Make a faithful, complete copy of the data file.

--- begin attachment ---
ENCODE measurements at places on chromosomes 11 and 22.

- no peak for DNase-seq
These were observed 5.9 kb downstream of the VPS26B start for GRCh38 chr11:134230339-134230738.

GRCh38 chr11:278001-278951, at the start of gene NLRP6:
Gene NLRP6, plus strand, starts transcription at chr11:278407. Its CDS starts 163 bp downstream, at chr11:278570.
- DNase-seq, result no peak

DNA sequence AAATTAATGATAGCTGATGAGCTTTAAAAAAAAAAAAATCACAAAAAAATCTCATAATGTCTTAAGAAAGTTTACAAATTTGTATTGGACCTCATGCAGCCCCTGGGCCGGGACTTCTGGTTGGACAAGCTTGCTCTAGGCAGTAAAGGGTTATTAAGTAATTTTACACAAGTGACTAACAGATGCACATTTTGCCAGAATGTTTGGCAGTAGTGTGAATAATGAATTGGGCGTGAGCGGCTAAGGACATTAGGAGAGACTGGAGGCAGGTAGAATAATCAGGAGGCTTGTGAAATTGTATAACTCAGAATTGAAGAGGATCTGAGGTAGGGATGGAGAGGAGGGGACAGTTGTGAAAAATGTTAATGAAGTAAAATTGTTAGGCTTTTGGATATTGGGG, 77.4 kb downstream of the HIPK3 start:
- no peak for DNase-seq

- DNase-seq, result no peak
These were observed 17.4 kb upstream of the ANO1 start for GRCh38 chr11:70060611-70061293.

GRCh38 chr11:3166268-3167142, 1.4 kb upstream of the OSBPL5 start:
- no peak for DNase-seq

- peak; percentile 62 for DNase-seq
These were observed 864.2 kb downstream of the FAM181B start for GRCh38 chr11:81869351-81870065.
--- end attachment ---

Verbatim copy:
ENCODE measurements at places on chromosomes 11 and 22.

- no peak for DNase-seq
These were observed 5.9 kb downstream of the VPS26B start for GRCh38 chr11:134230339-134230738.

GRCh38 chr11:278001-278951, at the start of gene NLRP6:
Gene NLRP6, plus strand, starts transcription at chr11:278407. Its CDS starts 163 bp downstream, at chr11:278570.
- DNase-seq, result no peak

DNA sequence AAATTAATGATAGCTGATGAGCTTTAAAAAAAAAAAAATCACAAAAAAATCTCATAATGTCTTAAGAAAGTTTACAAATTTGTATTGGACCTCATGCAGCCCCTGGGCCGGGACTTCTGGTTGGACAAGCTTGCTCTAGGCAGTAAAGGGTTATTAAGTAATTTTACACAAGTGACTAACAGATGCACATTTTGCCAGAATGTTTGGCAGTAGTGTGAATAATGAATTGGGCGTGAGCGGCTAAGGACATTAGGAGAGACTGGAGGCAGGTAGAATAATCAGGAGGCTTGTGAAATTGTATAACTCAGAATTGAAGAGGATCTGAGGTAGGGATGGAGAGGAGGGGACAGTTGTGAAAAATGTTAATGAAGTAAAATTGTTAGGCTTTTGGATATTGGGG, 77.4 kb downstream of the HIPK3 start:
- no peak for DNase-seq

- DNase-seq, result no peak
These were observed 17.4 kb upstream of the ANO1 start for GRCh38 chr11:70060611-70061293.

GRCh38 chr11:3166268-3167142, 1.4 kb upstream of the OSBPL5 start:
- no peak for DNase-seq

- peak; percentile 62 for DNase-seq
These were observed 864.2 kb downstream of the FAM181B start for GRCh38 chr11:81869351-81870065.